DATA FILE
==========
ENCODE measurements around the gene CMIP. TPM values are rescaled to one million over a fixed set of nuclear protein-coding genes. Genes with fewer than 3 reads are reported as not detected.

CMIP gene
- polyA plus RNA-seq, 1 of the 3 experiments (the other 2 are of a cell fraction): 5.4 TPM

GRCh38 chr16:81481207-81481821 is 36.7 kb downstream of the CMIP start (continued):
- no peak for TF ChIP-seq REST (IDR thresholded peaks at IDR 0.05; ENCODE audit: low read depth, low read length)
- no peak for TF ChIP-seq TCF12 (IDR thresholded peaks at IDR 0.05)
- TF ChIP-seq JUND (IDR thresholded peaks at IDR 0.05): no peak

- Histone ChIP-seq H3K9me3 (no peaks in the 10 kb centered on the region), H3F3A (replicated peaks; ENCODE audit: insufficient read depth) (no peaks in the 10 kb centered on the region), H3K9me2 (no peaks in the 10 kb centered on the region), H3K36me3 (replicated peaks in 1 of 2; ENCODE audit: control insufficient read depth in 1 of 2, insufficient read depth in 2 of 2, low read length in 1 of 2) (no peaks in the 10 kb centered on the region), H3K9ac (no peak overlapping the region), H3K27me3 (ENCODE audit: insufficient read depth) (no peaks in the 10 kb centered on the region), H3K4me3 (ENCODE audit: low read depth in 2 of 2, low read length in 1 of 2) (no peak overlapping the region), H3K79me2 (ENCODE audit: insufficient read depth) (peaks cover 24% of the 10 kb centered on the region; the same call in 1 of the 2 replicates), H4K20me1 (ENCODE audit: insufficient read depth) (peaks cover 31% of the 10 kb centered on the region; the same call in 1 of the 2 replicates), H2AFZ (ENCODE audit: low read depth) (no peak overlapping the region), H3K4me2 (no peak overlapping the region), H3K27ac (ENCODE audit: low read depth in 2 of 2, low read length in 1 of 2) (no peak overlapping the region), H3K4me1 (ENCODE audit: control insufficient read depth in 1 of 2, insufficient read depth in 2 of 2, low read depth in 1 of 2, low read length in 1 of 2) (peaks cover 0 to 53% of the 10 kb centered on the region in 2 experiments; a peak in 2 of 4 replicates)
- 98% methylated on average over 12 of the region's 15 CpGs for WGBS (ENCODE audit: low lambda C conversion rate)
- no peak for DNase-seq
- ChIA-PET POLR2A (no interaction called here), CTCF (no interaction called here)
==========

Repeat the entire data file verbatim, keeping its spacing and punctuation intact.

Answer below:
ENCODE measurements around the gene CMIP. TPM values are rescaled to one million over a fixed set of nuclear protein-coding genes. Genes with fewer than 3 reads are reported as not detected.

CMIP gene
- polyA plus RNA-seq, 1 of the 3 experiments (the other 2 are of a cell fraction): 5.4 TPM

GRCh38 chr16:81481207-81481821 is 36.7 kb downstream of the CMIP start (continued):
- no peak for TF ChIP-seq REST (IDR thresholded peaks at IDR 0.05; ENCODE audit: low read depth, low read length)
- no peak for TF ChIP-seq TCF12 (IDR thresholded peaks at IDR 0.05)
- TF ChIP-seq JUND (IDR thresholded peaks at IDR 0.05): no peak

- Histone ChIP-seq H3K9me3 (no peaks in the 10 kb centered on the region), H3F3A (replicated peaks; ENCODE audit: insufficient read depth) (no peaks in the 10 kb centered on the region), H3K9me2 (no peaks in the 10 kb centered on the region), H3K36me3 (replicated peaks in 1 of 2; ENCODE audit: control insufficient read depth in 1 of 2, insufficient read depth in 2 of 2, low read length in 1 of 2) (no peaks in the 10 kb centered on the region), H3K9ac (no peak overlapping the region), H3K27me3 (ENCODE audit: insufficient read depth) (no peaks in the 10 kb centered on the region), H3K4me3 (ENCODE audit: low read depth in 2 of 2, low read length in 1 of 2) (no peak overlapping the region), H3K79me2 (ENCODE audit: insufficient read depth) (peaks cover 24% of the 10 kb centered on the region; the same call in 1 of the 2 replicates), H4K20me1 (ENCODE audit: insufficient read depth) (peaks cover 31% of the 10 kb centered on the region; the same call in 1 of the 2 replicates), H2AFZ (ENCODE audit: low read depth) (no peak overlapping the region), H3K4me2 (no peak overlapping the region), H3K27ac (ENCODE audit: low read depth in 2 of 2, low read length in 1 of 2) (no peak overlapping the region), H3K4me1 (ENCODE audit: control insufficient read depth in 1 of 2, insufficient read depth in 2 of 2, low read depth in 1 of 2, low read length in 1 of 2) (peaks cover 0 to 53% of the 10 kb centered on the region in 2 experiments; a peak in 2 of 4 replicates)
- 98% methylated on average over 12 of the region's 15 CpGs for WGBS (ENCODE audit: low lambda C conversion rate)
- no peak for DNase-seq
- ChIA-PET POLR2A (no interaction called here), CTCF (no interaction called here)